Connecticut's on pace to spend $208.9 million on state employee overtime this fiscal year based on a new report from the nonpartisan Office of Fiscal Analysis.

OFA reports the state spent $156.7 million on overtime through the first three quarters of 2017. At that rate, overtime spending will decrease by 4.6% over the $219 million spent in 2016.

Connecticut State Overtime Spending2016 marked a dramatic shift in overtime costs, as the state spent 14.5% less than in 2015, when spending hit an all-time high of $256.1 million.

Through March 31, 2017, state employee overtime cost $11.4 million less than the same period last fiscal year.

Five state agencies are responsible for 93% of all overtime spending through the first three quarters of this fiscal year, led by the Department of Correction.

Of those five agencies, three spent less on overtime than the same period last year:

  • Department of Correction: $47.6 million ($53.5 million through third quarter 2016)
  • Department of Mental Health and Addiction Services: $37 million ($38 million)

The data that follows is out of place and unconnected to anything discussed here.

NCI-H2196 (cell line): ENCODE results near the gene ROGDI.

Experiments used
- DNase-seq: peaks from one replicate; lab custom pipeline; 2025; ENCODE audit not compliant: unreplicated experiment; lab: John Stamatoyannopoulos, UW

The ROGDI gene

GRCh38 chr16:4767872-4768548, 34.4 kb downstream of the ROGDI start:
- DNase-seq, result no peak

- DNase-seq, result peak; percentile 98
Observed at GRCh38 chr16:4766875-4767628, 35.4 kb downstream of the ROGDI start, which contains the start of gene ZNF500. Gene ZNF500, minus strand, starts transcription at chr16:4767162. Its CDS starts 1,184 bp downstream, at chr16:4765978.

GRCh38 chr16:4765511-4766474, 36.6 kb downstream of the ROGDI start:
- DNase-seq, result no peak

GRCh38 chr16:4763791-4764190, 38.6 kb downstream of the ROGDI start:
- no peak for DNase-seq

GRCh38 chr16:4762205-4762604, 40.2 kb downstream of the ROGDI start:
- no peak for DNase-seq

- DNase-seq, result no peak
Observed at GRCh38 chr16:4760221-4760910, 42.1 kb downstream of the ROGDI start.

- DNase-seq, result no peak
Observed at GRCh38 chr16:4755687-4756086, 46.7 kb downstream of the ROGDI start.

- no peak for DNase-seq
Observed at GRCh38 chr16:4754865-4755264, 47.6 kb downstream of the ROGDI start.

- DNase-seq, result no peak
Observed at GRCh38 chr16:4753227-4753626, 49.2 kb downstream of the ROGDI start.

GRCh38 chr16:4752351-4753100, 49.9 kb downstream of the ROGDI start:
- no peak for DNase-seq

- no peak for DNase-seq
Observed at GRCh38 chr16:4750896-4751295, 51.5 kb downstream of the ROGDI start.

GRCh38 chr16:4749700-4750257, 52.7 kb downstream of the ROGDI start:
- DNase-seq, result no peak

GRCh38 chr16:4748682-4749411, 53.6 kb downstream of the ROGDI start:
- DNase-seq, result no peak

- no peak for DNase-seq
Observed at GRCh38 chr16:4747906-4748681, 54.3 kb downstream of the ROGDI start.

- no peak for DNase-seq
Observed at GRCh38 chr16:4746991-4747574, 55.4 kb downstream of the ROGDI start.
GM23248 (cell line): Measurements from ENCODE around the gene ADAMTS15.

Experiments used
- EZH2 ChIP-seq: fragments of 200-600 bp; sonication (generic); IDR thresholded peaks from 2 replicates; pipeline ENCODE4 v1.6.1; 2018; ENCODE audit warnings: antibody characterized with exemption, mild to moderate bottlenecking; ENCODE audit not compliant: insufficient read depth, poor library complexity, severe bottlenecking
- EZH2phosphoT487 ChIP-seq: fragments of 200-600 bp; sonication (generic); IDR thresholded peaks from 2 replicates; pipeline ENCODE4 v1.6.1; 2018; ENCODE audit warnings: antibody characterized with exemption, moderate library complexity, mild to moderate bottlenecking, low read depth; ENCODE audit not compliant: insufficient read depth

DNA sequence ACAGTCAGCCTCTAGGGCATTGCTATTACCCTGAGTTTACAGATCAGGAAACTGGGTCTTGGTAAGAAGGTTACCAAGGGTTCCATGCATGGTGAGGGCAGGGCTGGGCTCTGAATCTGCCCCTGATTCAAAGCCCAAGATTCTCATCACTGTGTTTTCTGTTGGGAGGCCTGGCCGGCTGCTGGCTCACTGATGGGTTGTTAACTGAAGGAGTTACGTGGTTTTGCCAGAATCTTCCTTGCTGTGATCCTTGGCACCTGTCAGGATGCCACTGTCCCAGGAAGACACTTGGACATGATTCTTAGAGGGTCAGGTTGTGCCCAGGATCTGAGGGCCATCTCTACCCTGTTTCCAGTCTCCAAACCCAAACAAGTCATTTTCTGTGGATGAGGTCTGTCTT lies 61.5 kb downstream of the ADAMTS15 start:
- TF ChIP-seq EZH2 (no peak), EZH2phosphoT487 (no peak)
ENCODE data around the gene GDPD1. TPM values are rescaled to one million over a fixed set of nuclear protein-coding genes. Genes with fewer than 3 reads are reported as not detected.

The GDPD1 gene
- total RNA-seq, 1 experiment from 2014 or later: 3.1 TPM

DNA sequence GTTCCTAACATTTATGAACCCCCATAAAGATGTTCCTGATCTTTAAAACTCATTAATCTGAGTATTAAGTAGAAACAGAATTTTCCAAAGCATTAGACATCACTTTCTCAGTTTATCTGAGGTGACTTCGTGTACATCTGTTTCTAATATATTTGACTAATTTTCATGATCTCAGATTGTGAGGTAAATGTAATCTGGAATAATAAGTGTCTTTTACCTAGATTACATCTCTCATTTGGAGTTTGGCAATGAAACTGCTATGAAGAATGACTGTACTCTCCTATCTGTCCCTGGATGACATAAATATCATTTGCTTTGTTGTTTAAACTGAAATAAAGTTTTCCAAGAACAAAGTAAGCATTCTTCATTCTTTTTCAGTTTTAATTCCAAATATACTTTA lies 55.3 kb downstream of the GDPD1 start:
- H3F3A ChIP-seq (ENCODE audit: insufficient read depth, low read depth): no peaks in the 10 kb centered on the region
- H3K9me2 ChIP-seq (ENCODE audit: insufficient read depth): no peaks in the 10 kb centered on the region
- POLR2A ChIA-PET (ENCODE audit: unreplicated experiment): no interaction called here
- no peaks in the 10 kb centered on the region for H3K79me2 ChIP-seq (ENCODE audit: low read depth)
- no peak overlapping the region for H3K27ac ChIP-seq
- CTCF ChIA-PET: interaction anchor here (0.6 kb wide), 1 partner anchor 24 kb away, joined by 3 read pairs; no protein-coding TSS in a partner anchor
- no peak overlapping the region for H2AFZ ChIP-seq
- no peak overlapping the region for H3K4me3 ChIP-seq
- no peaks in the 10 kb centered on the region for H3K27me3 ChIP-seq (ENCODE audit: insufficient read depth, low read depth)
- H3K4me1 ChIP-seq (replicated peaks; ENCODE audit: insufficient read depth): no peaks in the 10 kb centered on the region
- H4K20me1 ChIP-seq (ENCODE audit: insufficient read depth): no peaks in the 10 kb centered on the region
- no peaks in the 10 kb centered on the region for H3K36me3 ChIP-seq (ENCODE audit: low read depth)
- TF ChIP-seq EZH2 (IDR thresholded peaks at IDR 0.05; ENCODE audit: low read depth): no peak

• Department of Developmental Services: $33.8 million ($33.4 million)
  • Department of Children and Families: $16 million ($14.2 million)
  • Department of Emergency Services and Public Protection: $11.7 million ($15.3 million)
  • All others: $10.6 million ($13.6 million)

Based on the OFA report, 16,690 state workers accumulated overtime in the first nine months of 2017, with an average payment of $9,387 per worker.

State employee overtime costs have a major impact on Connecticut’s long-term fiscal health.
The top five agencies accounted for 11,477 of those workers, or 69%.

The Teachers' Retirement Board was the only agency with no overtime spending.

State employee overtime costs have a major impact on Connecticut’s long-term fiscal health.

CBIA and the Connecticut Institute for the 21st Century continue to push for pension reform, including ending the practice of counting overtime pay as wages in the last three years prior to retirement.

These are the years used for pension calculations. Factoring overtime inflates pensions while adding to the overall costs of Connecticut's state employee retirement system.

Controlling state employee pensions and retiree benefits—among the highest in the country—is a fiscal and economic imperative, with Connecticut facing billion dollar-plus budget deficits in 2018 and 2019.